June 4 – Yeah!!! It is time for the party - we have planted our sunflowers! Remember the delay we talked about because of the wrong sensor on the monitor in the tractor and repairs being made to the sprayer tractor? Those unforeseen things put us behind schedule by almost a week and we never made up the time because of further delays caused by rain. We do a lot of "would-a, could-a, and should-a" this time of year. Any machinery delays are always extra frustrating.
June 29 – Here we are, about 3½ weeks after planting our sunflowers. This plant was pulled from our field yesterday, the 28th. As you can see, it has outgrown the 12-inch ruler. We are hoping for some rain now. So far, we have had enough rain for all the crops seeded but with high winds and hot temperatures, the moisture evaporates fast. Our little fledglings will need a good drink again soon.
July 22 – Our sunflowers are well on their way to a great crop…(now here's the rest of the sentence on the tip of every farmer's tongue)…if we get rain. The plants are looking good, but a little stressed due to lack of moisture. We've had less than an inch of rain since all the HOT weather started with temperatures in the high nineties and even over 100 degrees.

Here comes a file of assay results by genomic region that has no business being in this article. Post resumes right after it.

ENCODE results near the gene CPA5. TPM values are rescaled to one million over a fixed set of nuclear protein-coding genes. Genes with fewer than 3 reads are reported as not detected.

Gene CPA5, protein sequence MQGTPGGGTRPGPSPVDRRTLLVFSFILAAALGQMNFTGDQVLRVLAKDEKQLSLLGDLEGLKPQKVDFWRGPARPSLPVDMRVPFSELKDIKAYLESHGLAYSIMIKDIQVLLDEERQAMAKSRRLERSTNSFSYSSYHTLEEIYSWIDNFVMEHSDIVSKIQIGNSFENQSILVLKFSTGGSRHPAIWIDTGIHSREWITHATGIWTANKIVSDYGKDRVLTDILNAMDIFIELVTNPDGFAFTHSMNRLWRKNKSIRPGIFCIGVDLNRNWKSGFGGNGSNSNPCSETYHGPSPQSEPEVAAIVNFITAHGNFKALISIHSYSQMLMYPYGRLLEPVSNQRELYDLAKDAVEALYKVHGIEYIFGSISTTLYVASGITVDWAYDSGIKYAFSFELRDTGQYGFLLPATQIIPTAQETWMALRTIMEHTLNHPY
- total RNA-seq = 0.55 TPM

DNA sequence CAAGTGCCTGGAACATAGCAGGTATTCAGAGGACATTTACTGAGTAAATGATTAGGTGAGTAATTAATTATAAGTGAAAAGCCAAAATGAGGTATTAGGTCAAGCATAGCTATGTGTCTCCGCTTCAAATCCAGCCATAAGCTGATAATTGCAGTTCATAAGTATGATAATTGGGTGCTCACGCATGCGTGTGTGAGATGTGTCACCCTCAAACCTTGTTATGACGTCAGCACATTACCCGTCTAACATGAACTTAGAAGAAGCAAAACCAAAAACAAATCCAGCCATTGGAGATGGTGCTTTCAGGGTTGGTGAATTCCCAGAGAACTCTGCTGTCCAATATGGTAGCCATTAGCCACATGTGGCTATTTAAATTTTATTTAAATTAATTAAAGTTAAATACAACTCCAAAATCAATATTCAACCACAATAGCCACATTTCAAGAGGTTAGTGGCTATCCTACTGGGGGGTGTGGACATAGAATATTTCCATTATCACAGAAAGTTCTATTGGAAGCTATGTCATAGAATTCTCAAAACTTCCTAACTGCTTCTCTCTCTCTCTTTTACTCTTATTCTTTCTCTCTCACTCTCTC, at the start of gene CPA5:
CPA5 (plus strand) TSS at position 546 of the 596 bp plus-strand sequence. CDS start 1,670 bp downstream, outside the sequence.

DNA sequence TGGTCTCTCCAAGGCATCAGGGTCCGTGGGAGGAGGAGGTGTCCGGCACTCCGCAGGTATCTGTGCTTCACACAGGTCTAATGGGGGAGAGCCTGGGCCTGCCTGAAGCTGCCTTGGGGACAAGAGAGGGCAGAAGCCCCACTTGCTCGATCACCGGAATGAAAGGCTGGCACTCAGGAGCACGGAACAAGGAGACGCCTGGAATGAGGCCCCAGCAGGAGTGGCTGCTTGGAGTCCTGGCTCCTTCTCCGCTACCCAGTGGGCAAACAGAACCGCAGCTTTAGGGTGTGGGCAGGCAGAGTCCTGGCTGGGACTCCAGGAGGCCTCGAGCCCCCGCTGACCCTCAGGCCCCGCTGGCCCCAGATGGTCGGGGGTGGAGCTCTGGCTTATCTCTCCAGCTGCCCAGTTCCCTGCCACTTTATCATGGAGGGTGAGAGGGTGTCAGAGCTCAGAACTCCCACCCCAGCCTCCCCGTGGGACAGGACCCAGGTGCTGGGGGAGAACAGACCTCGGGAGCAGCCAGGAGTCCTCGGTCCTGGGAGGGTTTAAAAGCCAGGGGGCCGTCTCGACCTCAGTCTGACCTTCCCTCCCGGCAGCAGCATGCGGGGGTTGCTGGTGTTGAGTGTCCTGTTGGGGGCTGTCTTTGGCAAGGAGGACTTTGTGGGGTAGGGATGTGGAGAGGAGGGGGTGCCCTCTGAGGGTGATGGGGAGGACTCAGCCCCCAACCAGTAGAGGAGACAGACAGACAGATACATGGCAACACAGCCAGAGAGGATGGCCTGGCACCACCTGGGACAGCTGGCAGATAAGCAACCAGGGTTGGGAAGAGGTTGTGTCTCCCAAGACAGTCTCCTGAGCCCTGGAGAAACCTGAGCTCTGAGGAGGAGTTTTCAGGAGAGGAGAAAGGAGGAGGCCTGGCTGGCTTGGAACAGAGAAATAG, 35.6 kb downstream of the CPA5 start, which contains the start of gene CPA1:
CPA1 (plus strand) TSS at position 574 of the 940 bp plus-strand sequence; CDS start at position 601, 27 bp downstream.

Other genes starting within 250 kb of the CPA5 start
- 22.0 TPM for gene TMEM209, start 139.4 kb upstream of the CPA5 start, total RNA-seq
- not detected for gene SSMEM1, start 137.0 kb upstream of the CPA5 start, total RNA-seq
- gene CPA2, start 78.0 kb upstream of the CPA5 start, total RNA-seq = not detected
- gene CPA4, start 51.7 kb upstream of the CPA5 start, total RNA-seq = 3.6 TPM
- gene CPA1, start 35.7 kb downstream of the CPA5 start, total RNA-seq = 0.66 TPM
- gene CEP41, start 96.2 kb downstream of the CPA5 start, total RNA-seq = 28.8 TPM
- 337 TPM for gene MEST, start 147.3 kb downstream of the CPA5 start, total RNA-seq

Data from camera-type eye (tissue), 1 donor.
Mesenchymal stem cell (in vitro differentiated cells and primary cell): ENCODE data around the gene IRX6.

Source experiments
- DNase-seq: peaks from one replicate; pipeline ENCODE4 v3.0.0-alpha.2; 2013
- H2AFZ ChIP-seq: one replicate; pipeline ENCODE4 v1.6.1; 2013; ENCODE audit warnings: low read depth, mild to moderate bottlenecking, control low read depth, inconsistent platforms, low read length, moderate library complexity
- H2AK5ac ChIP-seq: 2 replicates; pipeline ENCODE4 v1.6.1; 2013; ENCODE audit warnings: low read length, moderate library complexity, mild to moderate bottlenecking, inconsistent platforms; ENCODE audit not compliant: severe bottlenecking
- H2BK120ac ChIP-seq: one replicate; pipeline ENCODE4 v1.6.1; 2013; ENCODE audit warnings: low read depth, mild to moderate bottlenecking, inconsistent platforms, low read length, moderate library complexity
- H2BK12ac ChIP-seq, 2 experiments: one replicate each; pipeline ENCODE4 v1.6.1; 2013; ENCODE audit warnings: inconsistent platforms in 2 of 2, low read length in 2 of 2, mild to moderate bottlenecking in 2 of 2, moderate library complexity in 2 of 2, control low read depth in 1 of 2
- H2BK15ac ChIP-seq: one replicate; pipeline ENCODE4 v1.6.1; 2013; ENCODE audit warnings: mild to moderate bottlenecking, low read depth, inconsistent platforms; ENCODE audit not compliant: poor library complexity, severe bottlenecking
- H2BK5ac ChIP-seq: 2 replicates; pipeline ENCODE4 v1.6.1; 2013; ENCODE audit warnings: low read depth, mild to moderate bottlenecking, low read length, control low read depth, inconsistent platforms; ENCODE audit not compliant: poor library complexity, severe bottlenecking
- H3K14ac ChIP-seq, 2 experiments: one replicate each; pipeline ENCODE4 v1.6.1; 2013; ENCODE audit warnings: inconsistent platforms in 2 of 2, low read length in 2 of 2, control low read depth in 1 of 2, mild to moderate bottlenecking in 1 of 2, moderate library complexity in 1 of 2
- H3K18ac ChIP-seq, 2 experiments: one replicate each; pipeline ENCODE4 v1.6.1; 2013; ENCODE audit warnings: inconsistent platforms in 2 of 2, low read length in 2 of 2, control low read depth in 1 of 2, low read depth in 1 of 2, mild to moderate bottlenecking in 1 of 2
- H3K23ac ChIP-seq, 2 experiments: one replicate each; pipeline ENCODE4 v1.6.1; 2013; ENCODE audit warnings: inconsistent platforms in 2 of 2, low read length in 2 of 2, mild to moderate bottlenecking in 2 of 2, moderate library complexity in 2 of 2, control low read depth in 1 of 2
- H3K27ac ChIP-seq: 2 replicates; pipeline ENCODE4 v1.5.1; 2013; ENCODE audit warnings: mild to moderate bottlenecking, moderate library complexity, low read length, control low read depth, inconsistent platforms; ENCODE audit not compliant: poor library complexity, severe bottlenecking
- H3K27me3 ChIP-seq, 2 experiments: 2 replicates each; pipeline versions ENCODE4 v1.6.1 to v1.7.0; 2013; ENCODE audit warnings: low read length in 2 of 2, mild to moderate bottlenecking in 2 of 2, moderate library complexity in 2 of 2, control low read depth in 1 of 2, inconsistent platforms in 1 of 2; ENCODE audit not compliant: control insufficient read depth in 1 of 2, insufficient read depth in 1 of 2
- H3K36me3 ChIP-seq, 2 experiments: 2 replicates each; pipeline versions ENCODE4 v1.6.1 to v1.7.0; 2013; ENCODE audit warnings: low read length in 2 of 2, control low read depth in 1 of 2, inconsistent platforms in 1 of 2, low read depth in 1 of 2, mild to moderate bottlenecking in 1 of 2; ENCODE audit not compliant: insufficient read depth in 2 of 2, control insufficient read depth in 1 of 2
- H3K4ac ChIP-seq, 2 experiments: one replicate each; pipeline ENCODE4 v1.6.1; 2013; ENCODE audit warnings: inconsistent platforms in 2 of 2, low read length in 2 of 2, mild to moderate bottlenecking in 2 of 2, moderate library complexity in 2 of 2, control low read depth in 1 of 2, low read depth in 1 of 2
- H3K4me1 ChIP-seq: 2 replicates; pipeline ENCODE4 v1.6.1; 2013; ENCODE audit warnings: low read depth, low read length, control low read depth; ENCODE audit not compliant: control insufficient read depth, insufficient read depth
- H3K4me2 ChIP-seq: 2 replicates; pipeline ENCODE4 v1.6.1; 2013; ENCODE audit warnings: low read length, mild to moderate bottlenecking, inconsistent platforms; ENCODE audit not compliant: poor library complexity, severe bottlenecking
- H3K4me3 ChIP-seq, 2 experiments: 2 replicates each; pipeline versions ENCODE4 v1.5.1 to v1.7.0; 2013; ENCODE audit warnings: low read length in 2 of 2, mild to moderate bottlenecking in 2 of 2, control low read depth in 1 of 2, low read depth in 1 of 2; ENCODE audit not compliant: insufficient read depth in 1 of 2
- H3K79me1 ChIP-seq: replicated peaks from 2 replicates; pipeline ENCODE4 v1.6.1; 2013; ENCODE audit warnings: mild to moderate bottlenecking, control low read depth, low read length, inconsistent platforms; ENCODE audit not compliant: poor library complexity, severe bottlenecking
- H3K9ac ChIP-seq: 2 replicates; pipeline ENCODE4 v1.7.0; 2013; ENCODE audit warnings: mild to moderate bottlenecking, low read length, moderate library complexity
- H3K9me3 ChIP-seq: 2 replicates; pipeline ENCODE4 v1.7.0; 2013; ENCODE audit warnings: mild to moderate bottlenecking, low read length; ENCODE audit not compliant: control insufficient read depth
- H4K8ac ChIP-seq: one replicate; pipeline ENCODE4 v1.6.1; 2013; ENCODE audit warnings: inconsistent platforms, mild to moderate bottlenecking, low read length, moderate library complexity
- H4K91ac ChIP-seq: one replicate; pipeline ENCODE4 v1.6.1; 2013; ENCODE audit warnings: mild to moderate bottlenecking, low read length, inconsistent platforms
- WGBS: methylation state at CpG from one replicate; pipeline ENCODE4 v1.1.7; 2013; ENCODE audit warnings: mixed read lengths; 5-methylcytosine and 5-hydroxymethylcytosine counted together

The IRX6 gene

August 1 – It rained this evening! I have been trying to figure out how to tell you all that our crop was looking droopy and sad in the continued hot, dry weather, when it finally rained a little. I grabbed the camera and headed into our field. I could almost hear those little darlings as they slurped and swallowed.